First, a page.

As for “My Life as a Turkey,” it’s wonderfully thoughtful and thought-provoking.  If you’re on the fence about whether to want to watch a few dozen minutes about a guy hanging out with a bunch of large birds, just think: this is a man obsessed. Joe Hutto raises the turkeys from scratch and, once they’re old enough to venture into the wild, follows them through backwoods Florida. He rarely leaves his property for fear that something could happen to the precious brood. Hutto learns how to coo the language of the jakes and jennys and finds love and brotherhood in the little flock. And…he’s a man; a human who seemingly longs to transform himself wholly into one of the surprisingly elegant and innately wild birds that he so admires. Aren’t you curious to see what happens to a grown man who attempts to fully integrate himself into a gaggle of woodland turkeys? Answer: Yes, yes you are. So watch, enjoy, and tell me what you think.

A second request: the next time that you see a wild turkey, or some other bird that you take for granted and make assumptions about, consider who that creature really is. How does it operate? Does it get by? Consider whether you really have any idea what this living being is all about. It may appear undeniably silly, but the bird before (or above) you may also be able to teach you something about themselves, their environment, and how you tie into all of it.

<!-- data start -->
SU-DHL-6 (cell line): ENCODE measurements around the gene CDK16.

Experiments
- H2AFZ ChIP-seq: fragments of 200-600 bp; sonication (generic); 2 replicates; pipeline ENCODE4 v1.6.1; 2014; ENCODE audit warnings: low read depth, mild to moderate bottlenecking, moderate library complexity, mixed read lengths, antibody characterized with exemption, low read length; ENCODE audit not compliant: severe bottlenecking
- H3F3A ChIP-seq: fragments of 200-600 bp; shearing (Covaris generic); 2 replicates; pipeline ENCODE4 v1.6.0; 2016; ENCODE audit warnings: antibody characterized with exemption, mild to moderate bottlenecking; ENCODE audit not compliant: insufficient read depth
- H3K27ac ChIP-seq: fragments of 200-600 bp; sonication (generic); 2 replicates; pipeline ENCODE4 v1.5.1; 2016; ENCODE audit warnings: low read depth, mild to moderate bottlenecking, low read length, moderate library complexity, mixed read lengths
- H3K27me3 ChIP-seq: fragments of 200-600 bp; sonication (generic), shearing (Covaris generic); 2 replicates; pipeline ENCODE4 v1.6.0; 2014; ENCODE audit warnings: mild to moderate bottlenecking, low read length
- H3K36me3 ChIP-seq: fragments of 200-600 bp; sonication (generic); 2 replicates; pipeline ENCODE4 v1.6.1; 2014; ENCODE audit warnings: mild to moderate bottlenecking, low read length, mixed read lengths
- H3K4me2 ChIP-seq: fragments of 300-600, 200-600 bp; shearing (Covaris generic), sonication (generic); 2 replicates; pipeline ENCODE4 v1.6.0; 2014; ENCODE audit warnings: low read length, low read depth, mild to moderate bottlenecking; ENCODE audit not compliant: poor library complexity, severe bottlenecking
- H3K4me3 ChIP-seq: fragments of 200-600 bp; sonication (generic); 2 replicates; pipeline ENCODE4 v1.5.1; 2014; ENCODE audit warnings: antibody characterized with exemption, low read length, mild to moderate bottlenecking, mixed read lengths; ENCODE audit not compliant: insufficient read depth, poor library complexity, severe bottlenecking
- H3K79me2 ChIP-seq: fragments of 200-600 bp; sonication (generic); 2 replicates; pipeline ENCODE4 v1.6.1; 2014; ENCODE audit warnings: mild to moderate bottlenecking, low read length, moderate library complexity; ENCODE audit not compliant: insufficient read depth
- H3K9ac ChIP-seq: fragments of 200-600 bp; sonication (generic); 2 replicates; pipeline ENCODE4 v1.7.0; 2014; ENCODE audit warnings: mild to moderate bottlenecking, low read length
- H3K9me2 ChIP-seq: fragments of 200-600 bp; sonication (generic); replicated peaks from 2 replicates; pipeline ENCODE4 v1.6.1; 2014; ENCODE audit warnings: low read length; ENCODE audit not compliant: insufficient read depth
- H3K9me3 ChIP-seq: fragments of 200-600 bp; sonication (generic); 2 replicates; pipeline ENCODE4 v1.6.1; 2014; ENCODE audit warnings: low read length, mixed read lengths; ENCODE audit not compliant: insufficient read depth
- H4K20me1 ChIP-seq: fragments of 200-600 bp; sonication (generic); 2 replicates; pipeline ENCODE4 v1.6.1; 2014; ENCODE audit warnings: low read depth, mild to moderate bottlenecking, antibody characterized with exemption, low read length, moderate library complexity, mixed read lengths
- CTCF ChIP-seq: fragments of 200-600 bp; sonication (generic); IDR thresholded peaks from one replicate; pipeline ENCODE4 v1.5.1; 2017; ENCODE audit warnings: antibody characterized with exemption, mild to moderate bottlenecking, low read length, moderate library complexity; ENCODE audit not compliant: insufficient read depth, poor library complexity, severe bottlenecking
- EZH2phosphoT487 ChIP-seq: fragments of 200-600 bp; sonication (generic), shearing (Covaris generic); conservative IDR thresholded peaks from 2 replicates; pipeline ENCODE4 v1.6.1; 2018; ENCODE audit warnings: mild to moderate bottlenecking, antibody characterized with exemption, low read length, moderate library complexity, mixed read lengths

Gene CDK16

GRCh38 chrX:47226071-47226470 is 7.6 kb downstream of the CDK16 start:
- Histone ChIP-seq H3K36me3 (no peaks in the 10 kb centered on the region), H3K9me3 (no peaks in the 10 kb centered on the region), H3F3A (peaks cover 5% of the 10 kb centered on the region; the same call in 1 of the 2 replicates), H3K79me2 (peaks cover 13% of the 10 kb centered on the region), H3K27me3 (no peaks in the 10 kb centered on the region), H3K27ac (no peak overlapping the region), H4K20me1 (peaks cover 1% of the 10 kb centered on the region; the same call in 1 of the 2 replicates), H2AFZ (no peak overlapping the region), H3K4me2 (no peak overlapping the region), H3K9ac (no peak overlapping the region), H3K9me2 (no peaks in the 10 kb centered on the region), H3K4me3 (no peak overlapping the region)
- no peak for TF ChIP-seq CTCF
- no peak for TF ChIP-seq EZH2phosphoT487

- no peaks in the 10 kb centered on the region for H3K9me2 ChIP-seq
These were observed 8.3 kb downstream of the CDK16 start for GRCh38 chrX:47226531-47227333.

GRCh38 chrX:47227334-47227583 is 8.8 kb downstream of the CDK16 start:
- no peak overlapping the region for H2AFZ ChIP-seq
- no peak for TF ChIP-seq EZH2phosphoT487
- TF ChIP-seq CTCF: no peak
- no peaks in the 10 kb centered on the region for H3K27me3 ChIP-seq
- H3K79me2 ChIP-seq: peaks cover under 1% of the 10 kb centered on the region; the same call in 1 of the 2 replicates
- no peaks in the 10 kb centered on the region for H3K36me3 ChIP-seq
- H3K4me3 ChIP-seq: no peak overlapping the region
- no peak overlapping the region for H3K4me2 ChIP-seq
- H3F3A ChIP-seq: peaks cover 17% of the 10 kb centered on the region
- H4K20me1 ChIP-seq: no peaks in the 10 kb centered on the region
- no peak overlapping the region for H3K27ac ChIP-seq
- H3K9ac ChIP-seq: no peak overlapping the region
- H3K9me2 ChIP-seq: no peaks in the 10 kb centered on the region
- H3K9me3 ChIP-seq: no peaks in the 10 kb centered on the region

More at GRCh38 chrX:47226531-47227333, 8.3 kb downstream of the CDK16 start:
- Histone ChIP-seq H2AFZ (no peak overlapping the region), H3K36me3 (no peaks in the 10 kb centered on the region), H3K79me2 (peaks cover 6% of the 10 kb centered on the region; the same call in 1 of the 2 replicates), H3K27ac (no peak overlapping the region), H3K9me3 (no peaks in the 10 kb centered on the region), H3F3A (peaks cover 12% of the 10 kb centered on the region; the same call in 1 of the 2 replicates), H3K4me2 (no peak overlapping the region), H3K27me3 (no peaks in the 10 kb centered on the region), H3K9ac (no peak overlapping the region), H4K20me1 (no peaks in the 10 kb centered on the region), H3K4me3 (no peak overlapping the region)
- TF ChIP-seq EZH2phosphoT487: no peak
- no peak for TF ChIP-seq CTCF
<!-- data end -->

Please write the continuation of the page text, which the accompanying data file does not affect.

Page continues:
Wild Turkey by John James Audubon. Source.

Wild Turkey by John James Audubon. Source.


* Don’t worry, you can still have a bird feeder. Just not a turkey feeder. Seriously, don’t make a turkey feeder.

True Facts About the Land Snail

After reading my recent post about snail sex my friend Kat sent this hilarious little spoof. In it we learn that “The land snail is just like a tiny human…who happens to look like a disembodied tongue. And is covered in mucus. And has a shell.” If you love nature documentaries and are in the mood for a chuckle then press play and enjoy! (There are also some pretty awesome photos of love darts and footage of molluskian hanky panky.)